(Bloomberg) -- Iran’s supreme leader scorned the idea of negotiations to ease his country’s tense standoff with the U.S. in his first comments since being sanctioned by President Donald Trump.
“If we agree in negotiations to their demands, they will make the nation miserable,” Ayatollah Ali Khamenei said on Wednesday, arguing Washington was attempting to strip Iran of its economic and defense capabilities. “And if we don’t, they will go on creating political frenzy, fueling propaganda and applying pressure.”
Trump abruptly canceled planned airstrikes against Iran for shooting down last week an American drone, which U.S. officials say was flying through international airspace. But tensions have continued to escalate with leaders trading threats and insults as the risk of military escalation in the world’s top oil-exporting region soars.
U.S. ‘Maximum Pressure’ Worked on Iran Before, It May Not Again
Khamenei spoke after Iranian officials said the wreckage of a U.S. drone was found four miles inside its territorial waters, offering one of Iran’s most detailed accounts of an incident that brought the Middle East to the brink of war.
“After the shooting down of the drone, initial actions were taken and its location was identified,” Brigadier General Majid Fakhri, the head of the Iranian Armed Forces’ Geographical Organization, was cited as saying by the semi-official Tasnim news agency.
Trump on Tuesday vowed to meet any strike on the U.S. with overwhelming force after Iran said the path to a diplomatic solution had closed and characterized the White House as suffering from a “mental disorder.”
Tensions have spiked in the Gulf since May, when the Trump administration revoked waivers on the import of Iranian oil, squeezing its economy a year after the U.S. walked away from the landmark 2015 deal meant to prevent the Islamic Republic from developing a nuclear weapon. Since then, a spate of attacks on oil tankers near the Strait of Hormuz, a shipping chokepoint, have convulsed the region and pushed up oil prices. The U.S. has blamed those attacks on Iran, which denies involvement.
The new penalties are unlikely to have a significant impact on a country that’s already in recession due to stringent U.S. sanctions on its oil sector and has been largely shut out of the global financial system. The U.S. has sanctioned more than 80% of Iran’s economy, according to Secretary of State Michael Pompeo, who was in Saudi Arabia and the United Arab Emirates this week to rally a front against Iran.
Still, the targeting of Khamenei shocked some Iranians because he’s considered a spiritual guide and a holy man by his most devoted followers.
Trump has coupled his “maximum pressure” campaign of sanctions with invitations to sit down with Iranian leaders. In an interview that aired Sunday on NBC’s “Meet the Press,” the president said that he thinks Iranian leaders want to negotiate and he’s willing to talk with no preconditions except that the outcome must be Iran acquiring no nuclear weapons.
The 2015 nuclear deal was designed to thwart any Iranian attempt to develop an atomic bomb, and international inspectors had repeatedly reported Iran complying with the terms of the accord.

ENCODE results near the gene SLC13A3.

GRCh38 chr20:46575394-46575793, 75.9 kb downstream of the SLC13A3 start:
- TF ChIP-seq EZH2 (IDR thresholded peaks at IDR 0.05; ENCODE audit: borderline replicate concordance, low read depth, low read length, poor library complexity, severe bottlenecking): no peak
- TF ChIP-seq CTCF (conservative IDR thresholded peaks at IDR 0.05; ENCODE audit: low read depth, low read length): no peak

European powers are now attempting to convince Iran to continue abiding by the deal after Iranian officials warned the country would breach the deal’s cap on stockpiles of low-grade uranium by June 27.
The U.K. ambassador to Tehran, Rob Macaire, said on Wednesday that extensive work was underway to boost a special mechanism designed to protect European trade with Iran from U.S. sanctions and ease the economic pressure on Iranians.
“The U.K. is seriously concerned about Iran’s plans to reduce compliance under the JCPOA and firmly believes that it will be in no one’s interests,” he said in a statement. “We are committed to diplomacy to resolve differences between nations and to reduce dangerous regional tensions.”
Russia, with deep political and economic ties to Iran, has denounced U.S. efforts to raise pressure on Iran and this week backed Tehran’s account of the downing of the U.S. drone. Foreign Minister Sergei Lavrov said Moscow was still calling for dialogue to resolve the crisis.
“We will continue trying to convince our Iranian colleagues, our American colleagues, that they have to step back from the brink and start to resolve their disagreement through civilized dialogue,” Lavrov said in Moscow after talks with his U.A.E. counterpart Abdullah bin Zayed Al Nahyan. “This means an end to the policy of ultimatums, sanctions and blackmail.”
But a top Russian Foreign Ministry official said hopes for a diplomatic solution to the crisis were fading after the penalties imposed on Khamenei.
“There is a very narrow window left because this is an absolutely insulting step for intergovernmental relations. But hope dies last,” special envoy Zamir Kabulov told reporters.
“Iran will never be alone if, God forbid, the U.S. ever takes absolutely crazy and irresponsible actions against it,” he said. “Not only Russia, but many countries sympathize with Iran.”
--With assistance from Golnar Motevalli and Arsalan Shahla.
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